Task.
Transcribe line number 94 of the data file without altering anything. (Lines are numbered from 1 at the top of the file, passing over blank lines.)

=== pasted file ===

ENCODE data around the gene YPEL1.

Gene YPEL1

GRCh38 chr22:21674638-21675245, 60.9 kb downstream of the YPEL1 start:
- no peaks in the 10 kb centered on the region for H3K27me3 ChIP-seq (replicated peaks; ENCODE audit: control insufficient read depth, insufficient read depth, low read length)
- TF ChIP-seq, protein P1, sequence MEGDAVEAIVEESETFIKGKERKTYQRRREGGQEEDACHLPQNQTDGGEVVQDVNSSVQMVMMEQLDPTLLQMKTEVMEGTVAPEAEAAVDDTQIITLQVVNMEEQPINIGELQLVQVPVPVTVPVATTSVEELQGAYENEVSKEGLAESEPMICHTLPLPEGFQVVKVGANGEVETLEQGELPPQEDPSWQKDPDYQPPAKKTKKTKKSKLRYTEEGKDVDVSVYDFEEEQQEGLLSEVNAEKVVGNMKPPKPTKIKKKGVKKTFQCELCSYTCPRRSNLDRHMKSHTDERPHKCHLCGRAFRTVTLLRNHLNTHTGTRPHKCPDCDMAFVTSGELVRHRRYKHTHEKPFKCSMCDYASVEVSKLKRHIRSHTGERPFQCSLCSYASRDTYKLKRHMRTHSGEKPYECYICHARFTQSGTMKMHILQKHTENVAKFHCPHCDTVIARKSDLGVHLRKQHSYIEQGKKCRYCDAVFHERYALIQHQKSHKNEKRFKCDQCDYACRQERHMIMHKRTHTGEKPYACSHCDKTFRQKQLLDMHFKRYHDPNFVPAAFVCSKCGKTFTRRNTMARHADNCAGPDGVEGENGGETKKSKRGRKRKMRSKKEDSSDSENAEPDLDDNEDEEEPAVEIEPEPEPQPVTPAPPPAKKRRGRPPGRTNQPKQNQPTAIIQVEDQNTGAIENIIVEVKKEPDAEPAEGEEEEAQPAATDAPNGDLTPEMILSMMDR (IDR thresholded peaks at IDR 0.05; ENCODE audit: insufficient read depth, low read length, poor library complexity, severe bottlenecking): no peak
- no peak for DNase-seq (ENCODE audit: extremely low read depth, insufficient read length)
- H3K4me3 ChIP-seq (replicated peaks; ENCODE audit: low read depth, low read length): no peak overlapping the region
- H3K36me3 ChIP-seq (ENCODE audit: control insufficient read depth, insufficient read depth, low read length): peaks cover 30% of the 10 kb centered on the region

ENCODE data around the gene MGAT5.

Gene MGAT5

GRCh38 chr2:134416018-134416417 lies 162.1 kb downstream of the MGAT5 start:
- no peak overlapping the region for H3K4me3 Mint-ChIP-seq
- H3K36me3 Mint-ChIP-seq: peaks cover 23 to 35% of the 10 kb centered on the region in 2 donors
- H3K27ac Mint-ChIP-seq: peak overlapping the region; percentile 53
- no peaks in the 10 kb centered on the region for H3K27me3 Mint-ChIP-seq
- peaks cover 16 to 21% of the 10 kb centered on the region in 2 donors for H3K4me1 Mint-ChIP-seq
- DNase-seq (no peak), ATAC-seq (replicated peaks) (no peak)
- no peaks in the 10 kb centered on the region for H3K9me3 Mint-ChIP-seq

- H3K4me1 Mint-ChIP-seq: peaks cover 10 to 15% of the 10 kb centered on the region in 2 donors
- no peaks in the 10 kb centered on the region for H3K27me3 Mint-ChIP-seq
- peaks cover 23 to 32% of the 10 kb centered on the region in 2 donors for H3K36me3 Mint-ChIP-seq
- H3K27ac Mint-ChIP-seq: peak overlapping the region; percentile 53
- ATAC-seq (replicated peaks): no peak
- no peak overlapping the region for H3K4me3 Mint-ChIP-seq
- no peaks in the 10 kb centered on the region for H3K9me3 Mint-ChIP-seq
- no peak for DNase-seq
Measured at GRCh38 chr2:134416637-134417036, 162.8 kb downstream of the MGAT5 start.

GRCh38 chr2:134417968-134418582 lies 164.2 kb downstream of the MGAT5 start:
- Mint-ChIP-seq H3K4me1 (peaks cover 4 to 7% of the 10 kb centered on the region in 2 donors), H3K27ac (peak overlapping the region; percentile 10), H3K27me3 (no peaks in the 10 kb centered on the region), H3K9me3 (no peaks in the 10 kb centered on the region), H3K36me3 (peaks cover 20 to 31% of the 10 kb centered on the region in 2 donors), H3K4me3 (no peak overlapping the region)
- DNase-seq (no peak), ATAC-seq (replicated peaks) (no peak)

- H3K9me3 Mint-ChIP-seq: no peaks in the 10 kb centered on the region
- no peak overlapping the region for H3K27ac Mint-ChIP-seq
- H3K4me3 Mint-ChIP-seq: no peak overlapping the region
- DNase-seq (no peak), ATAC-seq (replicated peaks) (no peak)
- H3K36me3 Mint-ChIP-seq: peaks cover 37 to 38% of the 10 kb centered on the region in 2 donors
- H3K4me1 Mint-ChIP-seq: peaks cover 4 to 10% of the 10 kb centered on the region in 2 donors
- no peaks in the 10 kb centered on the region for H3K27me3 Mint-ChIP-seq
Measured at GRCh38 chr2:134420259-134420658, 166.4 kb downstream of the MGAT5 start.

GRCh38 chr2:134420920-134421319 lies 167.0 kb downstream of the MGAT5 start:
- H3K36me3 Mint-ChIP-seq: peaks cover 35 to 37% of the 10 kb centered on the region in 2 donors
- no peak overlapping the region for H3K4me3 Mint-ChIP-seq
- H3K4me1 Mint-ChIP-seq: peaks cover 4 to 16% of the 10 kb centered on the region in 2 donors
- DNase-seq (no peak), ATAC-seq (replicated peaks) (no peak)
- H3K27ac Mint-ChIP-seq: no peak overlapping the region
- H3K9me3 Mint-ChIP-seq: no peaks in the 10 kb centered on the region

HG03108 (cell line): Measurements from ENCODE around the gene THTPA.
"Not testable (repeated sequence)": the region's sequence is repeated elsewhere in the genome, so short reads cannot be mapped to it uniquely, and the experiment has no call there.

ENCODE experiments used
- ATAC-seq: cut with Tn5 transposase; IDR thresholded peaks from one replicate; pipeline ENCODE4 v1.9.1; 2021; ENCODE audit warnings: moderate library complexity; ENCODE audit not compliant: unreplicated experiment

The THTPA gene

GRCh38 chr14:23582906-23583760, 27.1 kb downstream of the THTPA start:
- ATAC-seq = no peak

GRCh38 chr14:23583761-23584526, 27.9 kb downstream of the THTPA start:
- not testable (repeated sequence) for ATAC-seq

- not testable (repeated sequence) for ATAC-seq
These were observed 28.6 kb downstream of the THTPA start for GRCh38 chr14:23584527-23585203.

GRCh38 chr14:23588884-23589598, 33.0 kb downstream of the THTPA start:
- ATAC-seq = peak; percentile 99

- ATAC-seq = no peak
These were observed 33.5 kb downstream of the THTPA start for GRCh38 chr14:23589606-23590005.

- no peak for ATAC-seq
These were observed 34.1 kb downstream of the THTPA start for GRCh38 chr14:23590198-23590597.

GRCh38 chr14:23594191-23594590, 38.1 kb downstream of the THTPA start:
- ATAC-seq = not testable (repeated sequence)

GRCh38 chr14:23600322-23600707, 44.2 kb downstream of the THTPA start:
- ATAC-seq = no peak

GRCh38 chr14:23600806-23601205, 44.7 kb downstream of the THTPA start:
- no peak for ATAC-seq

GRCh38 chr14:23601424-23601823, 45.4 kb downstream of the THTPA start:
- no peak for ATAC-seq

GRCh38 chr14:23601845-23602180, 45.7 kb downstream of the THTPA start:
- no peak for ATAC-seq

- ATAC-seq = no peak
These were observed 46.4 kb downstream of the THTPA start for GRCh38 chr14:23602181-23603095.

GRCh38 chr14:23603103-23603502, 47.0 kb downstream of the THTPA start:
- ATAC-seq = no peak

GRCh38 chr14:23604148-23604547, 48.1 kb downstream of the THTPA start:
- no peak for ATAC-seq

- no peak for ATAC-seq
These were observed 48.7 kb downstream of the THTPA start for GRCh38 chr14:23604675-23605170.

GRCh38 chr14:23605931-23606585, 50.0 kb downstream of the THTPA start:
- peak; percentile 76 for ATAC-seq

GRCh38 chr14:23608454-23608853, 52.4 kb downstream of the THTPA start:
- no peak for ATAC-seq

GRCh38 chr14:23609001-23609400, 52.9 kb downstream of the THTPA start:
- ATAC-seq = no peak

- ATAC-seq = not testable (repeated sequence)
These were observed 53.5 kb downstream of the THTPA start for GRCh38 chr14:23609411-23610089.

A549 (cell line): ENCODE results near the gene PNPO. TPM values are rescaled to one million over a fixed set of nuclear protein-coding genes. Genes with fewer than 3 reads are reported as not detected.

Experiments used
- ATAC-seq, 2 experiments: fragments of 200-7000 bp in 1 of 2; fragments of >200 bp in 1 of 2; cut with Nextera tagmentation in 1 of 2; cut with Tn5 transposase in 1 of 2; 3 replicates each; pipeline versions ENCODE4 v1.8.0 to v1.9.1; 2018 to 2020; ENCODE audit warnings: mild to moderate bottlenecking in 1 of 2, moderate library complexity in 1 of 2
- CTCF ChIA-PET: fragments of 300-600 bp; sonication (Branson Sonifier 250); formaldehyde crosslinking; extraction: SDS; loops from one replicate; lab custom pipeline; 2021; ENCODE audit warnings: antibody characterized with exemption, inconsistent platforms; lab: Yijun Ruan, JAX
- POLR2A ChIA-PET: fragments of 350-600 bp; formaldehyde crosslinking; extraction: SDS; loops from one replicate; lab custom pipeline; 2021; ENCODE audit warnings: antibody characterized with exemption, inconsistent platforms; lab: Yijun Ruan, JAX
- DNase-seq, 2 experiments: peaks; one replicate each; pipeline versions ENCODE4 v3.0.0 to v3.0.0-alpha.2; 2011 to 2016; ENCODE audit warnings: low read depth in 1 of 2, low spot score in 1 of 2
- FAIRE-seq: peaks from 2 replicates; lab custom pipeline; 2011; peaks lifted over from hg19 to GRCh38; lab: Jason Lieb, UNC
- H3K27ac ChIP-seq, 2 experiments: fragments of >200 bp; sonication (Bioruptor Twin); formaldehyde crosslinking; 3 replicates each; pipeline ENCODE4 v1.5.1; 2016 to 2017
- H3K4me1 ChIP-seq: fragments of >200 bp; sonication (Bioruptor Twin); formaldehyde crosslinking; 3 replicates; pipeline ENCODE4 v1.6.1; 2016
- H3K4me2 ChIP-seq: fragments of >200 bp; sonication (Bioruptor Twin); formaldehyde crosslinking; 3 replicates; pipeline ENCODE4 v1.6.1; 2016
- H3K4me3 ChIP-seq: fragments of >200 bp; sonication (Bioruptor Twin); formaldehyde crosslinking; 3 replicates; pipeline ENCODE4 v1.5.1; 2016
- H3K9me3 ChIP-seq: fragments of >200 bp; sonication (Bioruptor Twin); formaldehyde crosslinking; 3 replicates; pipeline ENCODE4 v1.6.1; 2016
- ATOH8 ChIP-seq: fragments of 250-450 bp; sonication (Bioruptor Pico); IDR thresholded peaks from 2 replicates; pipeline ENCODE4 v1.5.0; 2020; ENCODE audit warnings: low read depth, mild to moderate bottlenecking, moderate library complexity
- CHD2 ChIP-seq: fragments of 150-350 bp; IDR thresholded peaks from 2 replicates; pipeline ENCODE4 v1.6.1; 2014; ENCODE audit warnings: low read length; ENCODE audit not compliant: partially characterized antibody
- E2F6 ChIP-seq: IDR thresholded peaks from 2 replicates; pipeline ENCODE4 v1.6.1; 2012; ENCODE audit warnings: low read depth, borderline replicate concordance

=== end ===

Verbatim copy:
- DNase-seq, 2 experiments: peaks; one replicate each; pipeline versions ENCODE4 v3.0.0 to v3.0.0-alpha.2; 2011 to 2016; ENCODE audit warnings: low read depth in 1 of 2, low spot score in 1 of 2